Time Inc Money Portfolios, A Showcase For How To Tilt Your Portfolio

Time Inc Money Magazine Portfolios

The Time Inc Money portfolios can be built with 5-7 ETFs. They are exposed to 40% bonds and 60% equities. They are medium risk-balanced portfolios.

For the past 10 years, the Time Inc Money Portfolio 1 has returned 7.84 with a standard deviation of 9.81. The dividend yield is 2.05. The 30-year return is 8.19%. Year to date the Time Inc Money Portfolio 1 Portfolio has returned 2.37%%.

What is the return of the Time Inc Money portfolios?

Below you can see the historical performance of the Time Inc portfolios

NameAsset class countYear to dateReturn in 202010 year returnCAGR since 1989 (%)Risk levelExpense ratio
Time.Inc Money Portfolio 1, Simple and Cheap52.37%10.847.848.1920.06%
Time.Inc Money Portfolio 2, Tilt Toward Value73.60%9.497.958.4120.06%

The value/small tilt portfolio does slightly better than the standard portfolio without suffering major negative side-effects.

How do you build the Time Inc portfolios?

Time Inc Money Portfolio 1, Simple and Cheap 

  • 30.00%  US Total Stock Market   (VTI)
  • 20.00%  International All-World ex-US     (VEU)
  • 30.00%  Total US Bond Market    (BND)
  • 10.00%  Non-US Bonds   (BNDX)
  • 10.00%  REITs     (VNQ)

This portfolio along with the one below appeared on the Timeinc.com money blog. It’s basically a 60/40 portfolio.

Time Inc Money Portfolio 2, Tilt Toward Value

  • 25.00%  US Total Stock Market   (VTI)
  • 5.00%    US Large Cap Value         (VTV)
  • 5.00%    US Small Cap Value         (VIOV)
  • 15.00%  International All-World ex-US     (VEU)
  • 30.00%  Total US Bond Market    (BND)
  • 10.00%  Non-US Bonds   (BNDX)
  • 10.00%  REITs     (VNQ)

Check the best mutual funds and ETFs here.

What is the Time Inc Money portfolios?

Time Inc. money is now only called money.com after a couple of buyouts. It was published magazine (in paper form) until last year, 2019. It started in 1972.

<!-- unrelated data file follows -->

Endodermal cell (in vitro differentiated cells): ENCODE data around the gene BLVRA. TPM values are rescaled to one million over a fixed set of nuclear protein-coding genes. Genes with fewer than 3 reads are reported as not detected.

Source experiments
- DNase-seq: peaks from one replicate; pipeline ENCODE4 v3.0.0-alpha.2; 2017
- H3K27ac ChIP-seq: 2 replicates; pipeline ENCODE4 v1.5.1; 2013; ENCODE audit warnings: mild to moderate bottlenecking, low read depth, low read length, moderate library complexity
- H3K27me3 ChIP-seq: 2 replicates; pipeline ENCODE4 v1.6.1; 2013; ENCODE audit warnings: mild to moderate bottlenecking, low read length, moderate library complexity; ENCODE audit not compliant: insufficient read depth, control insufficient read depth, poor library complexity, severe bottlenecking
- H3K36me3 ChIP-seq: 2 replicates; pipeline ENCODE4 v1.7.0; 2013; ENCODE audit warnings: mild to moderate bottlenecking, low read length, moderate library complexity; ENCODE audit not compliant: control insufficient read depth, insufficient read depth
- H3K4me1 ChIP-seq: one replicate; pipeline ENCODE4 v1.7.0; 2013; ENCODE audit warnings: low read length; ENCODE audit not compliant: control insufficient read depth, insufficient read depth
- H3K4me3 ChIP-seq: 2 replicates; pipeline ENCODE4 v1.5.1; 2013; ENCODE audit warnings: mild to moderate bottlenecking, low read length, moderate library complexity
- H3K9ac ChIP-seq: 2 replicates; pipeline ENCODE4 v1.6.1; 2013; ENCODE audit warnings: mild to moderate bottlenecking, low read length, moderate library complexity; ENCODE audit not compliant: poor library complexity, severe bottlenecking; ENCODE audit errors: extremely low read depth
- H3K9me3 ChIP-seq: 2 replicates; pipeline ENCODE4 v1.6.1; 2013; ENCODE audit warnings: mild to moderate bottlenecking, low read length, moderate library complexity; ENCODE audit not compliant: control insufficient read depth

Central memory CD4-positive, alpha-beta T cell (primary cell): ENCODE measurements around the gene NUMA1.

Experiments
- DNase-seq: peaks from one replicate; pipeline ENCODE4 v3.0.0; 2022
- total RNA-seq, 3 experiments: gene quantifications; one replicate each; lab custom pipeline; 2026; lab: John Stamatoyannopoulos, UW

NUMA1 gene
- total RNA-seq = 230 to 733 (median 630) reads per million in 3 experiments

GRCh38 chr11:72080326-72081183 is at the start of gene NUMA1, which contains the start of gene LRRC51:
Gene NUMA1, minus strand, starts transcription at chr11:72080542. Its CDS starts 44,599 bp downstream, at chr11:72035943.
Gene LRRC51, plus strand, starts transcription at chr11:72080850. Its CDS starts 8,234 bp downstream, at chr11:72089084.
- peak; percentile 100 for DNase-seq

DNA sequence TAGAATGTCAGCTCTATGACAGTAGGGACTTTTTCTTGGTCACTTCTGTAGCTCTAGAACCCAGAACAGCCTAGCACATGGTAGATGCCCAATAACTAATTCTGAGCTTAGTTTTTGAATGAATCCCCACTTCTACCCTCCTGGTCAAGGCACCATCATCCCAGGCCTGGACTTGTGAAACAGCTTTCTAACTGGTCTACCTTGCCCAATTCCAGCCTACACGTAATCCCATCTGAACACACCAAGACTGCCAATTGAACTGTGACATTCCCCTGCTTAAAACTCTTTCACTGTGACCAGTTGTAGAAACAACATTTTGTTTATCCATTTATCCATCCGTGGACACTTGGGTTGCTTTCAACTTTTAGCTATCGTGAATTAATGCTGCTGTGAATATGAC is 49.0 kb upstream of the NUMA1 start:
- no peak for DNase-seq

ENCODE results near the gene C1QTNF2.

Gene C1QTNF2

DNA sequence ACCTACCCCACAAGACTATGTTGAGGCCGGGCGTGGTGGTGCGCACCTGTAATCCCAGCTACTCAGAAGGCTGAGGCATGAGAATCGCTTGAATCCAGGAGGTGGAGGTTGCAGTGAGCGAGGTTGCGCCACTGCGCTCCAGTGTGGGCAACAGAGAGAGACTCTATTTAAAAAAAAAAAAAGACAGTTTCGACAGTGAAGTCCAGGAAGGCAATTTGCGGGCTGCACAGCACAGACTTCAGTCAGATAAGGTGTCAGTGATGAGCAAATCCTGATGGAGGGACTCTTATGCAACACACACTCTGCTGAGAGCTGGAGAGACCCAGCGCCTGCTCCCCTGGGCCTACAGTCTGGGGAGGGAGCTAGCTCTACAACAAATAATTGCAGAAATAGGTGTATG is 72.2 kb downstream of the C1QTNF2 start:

Money.com, besides having one of the most expensive domain names is a website that deals with personal finance topics. It gets about 4 million hits per month.

The portfolios presented here are from the older time.com/money website. All the articles have been transferred to money.com after the buyout of Time Inc.

The magazine had slightly more depth than the web version. 

The heir to Money Magazine is Kiplinger’s Personal Finance Magazine.

Example of the defunct Money Magazine, this one is from 2016.

Description of Time Inc Money portfolios

Money.com presented 3 portfolios originally. The third portfolio was a reiteration of the first portfolio but using active management funds so we have not included that here.

The two portfolios are variations on the 60/40 split. 60% stock and 40% bonds.

  1. The first portfolio is a quite standard portfolio with 5 asset classes. It resembles a Rick Ferri Core 4 portfolio.
  2. The second has a very slight value and small-cap tilt so it adds two more asset classes that target value stocks and small-caps. 

The two portfolios have the same allocation aside from the 10% allocation to value.

We would expect to see a slight outperformance of portfolio number two because small and value have historically performed better.

This is an excellent showcase for how you can moderately tilt towards different performing asset classes without going into extreme territory. 


Resources for Time Inc Money portfolios

Go here for Money.com

Related questions

What is the Simple Money Portfolio?

The Simple Money Portfolio is a portfolio constructed by Tim Maurer. You can see the details here.

Is time really money?

No. Not by a long shot. Money depends on time to be of any use. Time is also finite, money is not. You can always get more money. You can never get more time.

Just because you sell your time for money does not mean that time equals money. It just means that we use the money to assign a standard number to everything including time. This is very smart most of the time as we can compare very different things, fx. cars, bananas, computers, and building bridges. The problem is we have now turned this upside down. We have now come to think money, the measuring stick, is the most important thing, when in reality it is just an arbitrary measuring device. The important thing is what it is measuring. 

In one perspective there is only your time. Your time is the only one that counts because without you there is nothing else. Because of this, your time has infinite worth all the time. That means you are always underpaid when you are working for someone else. Your foremost objective in life is to collect experiences, both good and bad, so you can have a full and hopefully happy life. Experiences are subjective and therefore you cannot put a price on experiences. Experiences do not care about money.

This is why time spent at the office updating another spreadsheet is the most horrible way of spending your time. You are indeed wasting your time. It doesn’t matter if you are making 8$ of 10.000$/hours doing this. You are still getting a lousy deal. 

You only have one life. One time. One experience.

Make it count.

But not with money.

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